Where do we fit in? Canadian artist Lynne Marsh’s installations at the MAC question the individual’s position within mass society
You will never experience a more grandiose entrance as a viewer to an art exhibition than when you enter the first gallery of Lynne Marsh’s current show at the Musée d’art contemporain. I don’t want to spoil the surprise for you, but when I walked in by myself on a bleak December day, her piece Fanfare instantly transformed my mood and made a large smile spread inadvertently across my face. I had read about the exhibition before coming, but somehow this piece was not even mentioned. It’s an added bonus, just waiting to greet you upon arrival. The videos Camera Opera, Ballroom and Stadium follow the opening piece. All of these works show a lone female figure in an architectural space. Camera Opera presents a news anchor in a TV studio, but the focus is really on the choreographed movements of the cameras that surround and film her. Ballroom shows the artist herself, hanging by her feet from the ceiling of the Rivoli Ballroom in London, as a stand-in for the traditional disco ball. Stadium, the most historically charged of the works, is filmed in Berlin’s Olympiatadion, where Leni Riefenstahl shot her cinematic masterpiece and Nazi propaganda film Olympia during the 1936 Olympic games. Marsh, a Canadian, now divides her time between England and Berlin. I spoke with her by phone from London last week.
Is the architectural space the starting point for each of these pieces?
It varies in each case, but the architectural environment is always key. In the four works at the museum, all of them try to build a relationship between the architectural space, the context, the history and what sort of performative enactment can happen there. They are all social spaces where you have an idea of an audience or a mass audience. Then there is an individual, a figure that inhabits those spaces. Even the installation Fanfare situates the museum as the architectural space,and the gallery-goer as the individual within that audience. All the pieces are asking: Where is the position now of an individual within a mass dialogue, and how does the individual occupy these spaces and participate in the community?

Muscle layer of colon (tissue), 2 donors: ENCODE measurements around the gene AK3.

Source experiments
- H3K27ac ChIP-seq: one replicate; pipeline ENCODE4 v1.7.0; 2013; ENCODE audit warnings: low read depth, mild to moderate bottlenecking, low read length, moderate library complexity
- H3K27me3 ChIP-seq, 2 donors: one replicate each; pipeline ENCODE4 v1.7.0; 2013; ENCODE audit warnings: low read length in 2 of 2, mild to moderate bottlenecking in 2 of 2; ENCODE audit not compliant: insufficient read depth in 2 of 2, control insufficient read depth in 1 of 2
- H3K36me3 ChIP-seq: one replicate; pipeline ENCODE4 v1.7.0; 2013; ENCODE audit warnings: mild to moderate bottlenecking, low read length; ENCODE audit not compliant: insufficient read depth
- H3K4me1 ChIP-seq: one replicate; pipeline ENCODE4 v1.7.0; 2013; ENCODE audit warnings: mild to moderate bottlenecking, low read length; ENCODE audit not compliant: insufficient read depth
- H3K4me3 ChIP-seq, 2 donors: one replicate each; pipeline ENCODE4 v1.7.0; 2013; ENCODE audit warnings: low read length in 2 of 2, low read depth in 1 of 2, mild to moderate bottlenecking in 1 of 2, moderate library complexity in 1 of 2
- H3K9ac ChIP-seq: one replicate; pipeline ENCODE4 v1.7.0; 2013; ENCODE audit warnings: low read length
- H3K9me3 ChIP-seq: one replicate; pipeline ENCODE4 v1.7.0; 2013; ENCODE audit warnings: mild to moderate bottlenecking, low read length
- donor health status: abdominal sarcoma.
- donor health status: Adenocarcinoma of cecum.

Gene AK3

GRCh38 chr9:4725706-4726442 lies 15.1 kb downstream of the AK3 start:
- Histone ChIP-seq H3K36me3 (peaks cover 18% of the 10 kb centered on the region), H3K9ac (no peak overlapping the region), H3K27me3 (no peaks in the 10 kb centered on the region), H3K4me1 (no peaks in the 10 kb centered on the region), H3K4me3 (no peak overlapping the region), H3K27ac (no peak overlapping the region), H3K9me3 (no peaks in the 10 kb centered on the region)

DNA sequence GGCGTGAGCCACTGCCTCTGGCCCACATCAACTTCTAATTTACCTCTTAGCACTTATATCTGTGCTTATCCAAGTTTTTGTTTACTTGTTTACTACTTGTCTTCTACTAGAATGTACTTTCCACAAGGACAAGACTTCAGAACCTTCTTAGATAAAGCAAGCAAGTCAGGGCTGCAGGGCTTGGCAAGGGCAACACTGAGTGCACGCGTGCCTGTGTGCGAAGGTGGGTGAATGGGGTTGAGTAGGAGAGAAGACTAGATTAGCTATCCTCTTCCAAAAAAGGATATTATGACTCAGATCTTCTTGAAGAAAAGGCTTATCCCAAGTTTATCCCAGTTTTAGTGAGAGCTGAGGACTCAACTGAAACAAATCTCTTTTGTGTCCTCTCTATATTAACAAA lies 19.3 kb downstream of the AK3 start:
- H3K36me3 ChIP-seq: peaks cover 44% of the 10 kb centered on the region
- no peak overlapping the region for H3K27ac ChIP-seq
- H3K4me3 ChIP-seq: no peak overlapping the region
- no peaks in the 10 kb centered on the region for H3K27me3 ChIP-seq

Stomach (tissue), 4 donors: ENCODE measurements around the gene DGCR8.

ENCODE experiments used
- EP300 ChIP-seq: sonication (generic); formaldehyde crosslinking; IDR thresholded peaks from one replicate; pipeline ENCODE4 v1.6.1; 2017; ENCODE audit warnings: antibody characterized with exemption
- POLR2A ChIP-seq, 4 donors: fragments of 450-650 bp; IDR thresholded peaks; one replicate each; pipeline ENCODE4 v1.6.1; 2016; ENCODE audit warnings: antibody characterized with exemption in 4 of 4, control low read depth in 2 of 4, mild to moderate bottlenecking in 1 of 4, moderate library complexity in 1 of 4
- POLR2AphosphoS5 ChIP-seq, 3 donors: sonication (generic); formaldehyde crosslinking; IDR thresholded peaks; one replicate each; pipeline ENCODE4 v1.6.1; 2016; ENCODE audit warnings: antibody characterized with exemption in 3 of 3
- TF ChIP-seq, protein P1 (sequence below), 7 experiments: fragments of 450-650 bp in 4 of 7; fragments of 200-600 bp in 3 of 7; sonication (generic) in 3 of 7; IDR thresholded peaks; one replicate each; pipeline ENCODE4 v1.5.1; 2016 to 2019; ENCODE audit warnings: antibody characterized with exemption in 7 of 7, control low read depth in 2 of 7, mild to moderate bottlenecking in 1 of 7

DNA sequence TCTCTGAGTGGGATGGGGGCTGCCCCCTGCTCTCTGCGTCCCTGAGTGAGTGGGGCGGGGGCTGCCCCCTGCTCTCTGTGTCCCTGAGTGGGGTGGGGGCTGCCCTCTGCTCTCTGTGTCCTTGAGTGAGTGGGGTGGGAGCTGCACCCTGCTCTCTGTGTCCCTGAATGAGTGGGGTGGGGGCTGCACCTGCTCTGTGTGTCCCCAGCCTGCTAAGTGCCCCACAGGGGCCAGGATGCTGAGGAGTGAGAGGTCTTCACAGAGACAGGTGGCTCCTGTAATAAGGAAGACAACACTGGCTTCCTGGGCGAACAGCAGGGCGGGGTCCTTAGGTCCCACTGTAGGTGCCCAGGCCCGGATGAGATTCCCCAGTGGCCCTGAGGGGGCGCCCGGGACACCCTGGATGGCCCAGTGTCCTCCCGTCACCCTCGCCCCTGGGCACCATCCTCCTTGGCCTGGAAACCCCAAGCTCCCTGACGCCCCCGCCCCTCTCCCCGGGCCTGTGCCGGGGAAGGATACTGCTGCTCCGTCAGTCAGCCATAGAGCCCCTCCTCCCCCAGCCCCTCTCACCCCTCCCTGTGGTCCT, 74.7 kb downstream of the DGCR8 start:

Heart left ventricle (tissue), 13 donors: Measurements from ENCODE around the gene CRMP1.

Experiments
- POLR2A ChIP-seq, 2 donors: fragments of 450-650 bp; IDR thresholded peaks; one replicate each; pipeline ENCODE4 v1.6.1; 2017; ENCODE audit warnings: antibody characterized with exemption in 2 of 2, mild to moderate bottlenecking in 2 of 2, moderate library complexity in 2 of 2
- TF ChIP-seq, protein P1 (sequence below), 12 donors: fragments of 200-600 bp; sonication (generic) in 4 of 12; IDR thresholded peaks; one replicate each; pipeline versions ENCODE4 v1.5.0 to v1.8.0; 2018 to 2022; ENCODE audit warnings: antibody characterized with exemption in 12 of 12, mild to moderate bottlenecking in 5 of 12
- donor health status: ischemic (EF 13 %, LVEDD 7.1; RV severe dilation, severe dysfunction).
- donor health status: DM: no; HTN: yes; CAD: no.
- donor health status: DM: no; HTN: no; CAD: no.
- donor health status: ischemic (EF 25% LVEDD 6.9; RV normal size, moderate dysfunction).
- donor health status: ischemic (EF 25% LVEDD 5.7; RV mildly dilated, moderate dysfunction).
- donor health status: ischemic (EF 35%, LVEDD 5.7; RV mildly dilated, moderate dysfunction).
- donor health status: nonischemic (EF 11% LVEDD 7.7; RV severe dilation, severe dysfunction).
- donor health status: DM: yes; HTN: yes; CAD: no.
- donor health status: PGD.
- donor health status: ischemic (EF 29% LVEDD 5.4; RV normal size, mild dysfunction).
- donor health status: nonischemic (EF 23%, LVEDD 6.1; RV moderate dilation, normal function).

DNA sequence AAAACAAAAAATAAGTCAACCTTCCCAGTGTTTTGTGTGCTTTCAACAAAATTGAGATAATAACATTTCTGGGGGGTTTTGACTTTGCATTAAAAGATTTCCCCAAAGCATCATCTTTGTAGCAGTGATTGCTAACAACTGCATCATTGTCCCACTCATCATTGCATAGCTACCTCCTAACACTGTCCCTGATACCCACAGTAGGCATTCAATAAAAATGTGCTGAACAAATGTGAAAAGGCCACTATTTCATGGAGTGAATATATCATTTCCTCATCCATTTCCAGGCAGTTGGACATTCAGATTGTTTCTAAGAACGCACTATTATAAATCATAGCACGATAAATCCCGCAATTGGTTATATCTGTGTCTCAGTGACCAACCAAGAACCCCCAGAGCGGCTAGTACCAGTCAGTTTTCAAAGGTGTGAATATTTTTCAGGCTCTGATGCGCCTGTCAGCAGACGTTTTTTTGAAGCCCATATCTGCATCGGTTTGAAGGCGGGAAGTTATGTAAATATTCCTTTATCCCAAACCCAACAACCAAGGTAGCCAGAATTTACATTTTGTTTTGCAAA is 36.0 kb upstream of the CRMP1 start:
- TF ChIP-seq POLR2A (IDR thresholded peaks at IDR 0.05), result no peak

Ballroom is really quite beautiful and hypnotizing.
Ballroom was one of the first pieces where I made the transition from virtual space to real space. The idea was to see how I could treat a real space, but give it otherworldly or imaginary possibilities. There is the almost macabre figure, trapped in this eternal spinning, completely objectified, and yet she is the conductor and animator of the entire space through the movement of the lights. In these pieces I am deliberately trying to create confusion between real and virtual. So the opening sequence (of Stadium) is an animation from the architect’s model. I create this science-fiction kind of animation that brings you into the stadium and then you are in the real space. I think some people are unsure as to whether they are looking at something real or unreal because the space itself has so much symmetry to it. And I shot (the work) using a crane with a turning remote-control head. So the way in which the piece is filmed is also the way we move through virtual spaces. There is no handheld or Steadicam. It is all these impossible shots where you are gliding over the surface of these chairs, or moving in 360 degrees.
I notice you reference Leni Riefenstahl’s film Olympia in Stadium. Is there anything that you want to say about that?
Replication and multiplication have been an ongoing theme in my work, and that is what brought me to Riefenstahl. It is the same stadium that Riefenstahl shot in 1936, but it was renovated for the 2006 world football championships. This is an interesting problematic: You don’t erase history but how do you breathe life into history for it to have new possibilities in the present and future? There is a fascist legacy in contemporary imaging, from Lord of the Rings – this mass of computerized bodies inhabiting landscapes – to the Beijing Olympic opening ceremonies. So I wanted to revisit the idea, but I feel that this piece is an updated version. So it is not an homage to Riefenstahl, nor a critique of Riefenstahl, but a critique of the seduction of the fascist imagery and the horror of that imagery.